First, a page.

Adding Personality To Your Cover Letters, Part 2: Personality, Not Arrogance

By Rachel on in What not to do. Permalink.

Dorsey Shaw, an editor at Buzzfeed, posted this image the other day, with the caption: “Never ever ever ever try to get a job with an email like this. Not ever.”


We have to agree.

For the purposes of this blog post, we’re going to assume that this e-mail was sent to Shaw and that the applicant was trying to get an in at Buzzfeed, though we don’t know for sure that that’s the case. But assuming as much…

First, the applicant didn’t manage to understand the “reverse mullet” concept (that a company that projects a “party” front might be all business in the back). But really? No company wants to get arrogance as a substitute for funny.

Even obviously tongue-in-cheek as it is, this e-mail exudes arrogance.

Congrats to the writer for trying something different. Honest. But dude (or dudette), tone it down just a teensy bit next time.

Here’s an excerpt from a representative Buzzfeed job ad (this one in the company’s music vertical):

BuzzFeed’s music vertical needs a hard-working associate editor for a full-time paid position in the New York office. The person will work closely with the music editor on research, content creation, and idea generation. We’re a new kind of media company for the social world. Our technology powers the social distribution of content, detects what is trending on the web, and connects people in realtime with the hottest content of the moment. Our site is a rapidly growing hub for media that reaches over 25 million monthly unique visitors.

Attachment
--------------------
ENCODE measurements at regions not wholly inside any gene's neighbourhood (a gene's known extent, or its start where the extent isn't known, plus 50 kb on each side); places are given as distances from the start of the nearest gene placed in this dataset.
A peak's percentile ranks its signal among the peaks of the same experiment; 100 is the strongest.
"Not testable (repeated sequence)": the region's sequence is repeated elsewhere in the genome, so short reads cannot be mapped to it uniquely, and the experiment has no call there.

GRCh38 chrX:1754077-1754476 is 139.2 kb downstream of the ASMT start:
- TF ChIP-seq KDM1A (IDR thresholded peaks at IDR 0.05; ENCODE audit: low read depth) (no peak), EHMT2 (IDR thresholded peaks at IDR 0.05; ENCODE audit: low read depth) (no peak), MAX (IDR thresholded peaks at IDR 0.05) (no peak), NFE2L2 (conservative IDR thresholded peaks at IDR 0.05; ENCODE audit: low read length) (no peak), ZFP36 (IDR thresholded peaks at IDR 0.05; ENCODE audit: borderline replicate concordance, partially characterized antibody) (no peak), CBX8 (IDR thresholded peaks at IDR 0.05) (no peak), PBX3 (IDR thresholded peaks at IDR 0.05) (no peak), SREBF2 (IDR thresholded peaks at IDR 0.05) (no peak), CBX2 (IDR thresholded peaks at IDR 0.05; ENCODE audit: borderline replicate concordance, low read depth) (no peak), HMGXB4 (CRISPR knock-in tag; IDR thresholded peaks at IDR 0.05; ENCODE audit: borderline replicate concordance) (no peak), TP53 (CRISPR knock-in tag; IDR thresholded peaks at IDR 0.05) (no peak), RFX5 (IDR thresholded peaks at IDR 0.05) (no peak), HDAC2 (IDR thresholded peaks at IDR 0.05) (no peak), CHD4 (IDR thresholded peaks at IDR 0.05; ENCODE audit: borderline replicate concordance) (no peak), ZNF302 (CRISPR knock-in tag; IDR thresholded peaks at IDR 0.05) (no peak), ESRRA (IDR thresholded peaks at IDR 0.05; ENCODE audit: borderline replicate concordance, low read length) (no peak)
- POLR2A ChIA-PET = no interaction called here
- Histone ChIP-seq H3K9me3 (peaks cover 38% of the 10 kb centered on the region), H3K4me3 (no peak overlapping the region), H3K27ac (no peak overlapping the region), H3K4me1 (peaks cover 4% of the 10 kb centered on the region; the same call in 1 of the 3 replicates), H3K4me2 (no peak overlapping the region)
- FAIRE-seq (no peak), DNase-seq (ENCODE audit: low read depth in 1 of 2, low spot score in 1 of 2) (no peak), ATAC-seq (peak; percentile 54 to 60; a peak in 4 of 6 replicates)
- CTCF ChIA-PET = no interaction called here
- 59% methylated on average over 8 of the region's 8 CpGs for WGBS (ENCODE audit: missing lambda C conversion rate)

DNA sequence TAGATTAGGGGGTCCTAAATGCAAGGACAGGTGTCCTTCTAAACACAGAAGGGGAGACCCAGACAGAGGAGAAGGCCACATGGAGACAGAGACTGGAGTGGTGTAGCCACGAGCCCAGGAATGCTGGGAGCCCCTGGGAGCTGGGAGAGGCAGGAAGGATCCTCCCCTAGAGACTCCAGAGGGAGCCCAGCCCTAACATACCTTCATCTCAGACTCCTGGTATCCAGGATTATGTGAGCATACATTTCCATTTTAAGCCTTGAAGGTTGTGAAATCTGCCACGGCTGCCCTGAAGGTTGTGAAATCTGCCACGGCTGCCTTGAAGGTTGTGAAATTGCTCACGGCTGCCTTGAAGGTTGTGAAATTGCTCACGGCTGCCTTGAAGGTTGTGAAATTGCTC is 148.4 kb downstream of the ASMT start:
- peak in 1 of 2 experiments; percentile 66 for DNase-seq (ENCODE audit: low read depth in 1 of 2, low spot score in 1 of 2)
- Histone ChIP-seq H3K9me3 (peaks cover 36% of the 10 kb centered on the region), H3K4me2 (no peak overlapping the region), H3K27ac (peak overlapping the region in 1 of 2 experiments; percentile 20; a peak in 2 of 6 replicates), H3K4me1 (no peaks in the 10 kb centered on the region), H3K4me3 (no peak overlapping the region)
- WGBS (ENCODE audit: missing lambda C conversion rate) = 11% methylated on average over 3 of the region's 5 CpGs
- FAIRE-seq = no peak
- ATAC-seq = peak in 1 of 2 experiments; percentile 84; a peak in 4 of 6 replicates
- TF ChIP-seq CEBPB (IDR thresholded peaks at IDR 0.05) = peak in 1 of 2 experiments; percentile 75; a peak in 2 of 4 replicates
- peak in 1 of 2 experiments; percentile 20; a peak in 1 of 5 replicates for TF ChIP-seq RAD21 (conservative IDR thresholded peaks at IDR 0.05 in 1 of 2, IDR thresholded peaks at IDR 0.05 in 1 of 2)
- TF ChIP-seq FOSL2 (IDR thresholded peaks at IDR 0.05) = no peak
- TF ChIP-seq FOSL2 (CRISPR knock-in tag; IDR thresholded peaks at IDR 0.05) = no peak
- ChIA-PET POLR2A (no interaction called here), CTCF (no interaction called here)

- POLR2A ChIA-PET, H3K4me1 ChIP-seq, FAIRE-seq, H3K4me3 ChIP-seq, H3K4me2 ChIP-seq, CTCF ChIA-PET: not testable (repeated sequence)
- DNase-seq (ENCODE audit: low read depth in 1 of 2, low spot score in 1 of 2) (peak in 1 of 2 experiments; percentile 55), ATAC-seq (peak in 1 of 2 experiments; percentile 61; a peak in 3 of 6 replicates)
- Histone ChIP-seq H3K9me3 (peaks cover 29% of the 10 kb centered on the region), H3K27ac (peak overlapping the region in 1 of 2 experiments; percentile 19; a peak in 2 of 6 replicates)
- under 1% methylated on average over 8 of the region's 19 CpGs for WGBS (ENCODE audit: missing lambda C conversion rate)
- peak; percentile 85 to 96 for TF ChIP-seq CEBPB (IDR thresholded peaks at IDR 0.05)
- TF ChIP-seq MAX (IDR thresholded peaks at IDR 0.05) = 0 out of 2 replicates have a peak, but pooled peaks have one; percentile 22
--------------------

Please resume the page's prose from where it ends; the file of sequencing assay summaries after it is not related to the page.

This is an excellent opportunity to work on a fast-paced, quickly growing site in its beginning stages and add clips to a portfolio. All candidates should have an open mind about a wide range of music, a sense of humor about music and pop culture, and an interest in covering music in a way that is accessible, appealing, and not at all snobbish.

Pretty sober, right? This from a site whose current front page story (as of the time of writing this) is “When Seals Open Their Mouths They Look Like Someone Just Said Something They’re Horribly Offended By.” Pretty stark contrast.

When you write your cover letters, try to match the company culture, not what you think it might be by looking at their website.

As a side note, that job is, as of press time, still open, as are many other jobs on the editorial side….good luck!


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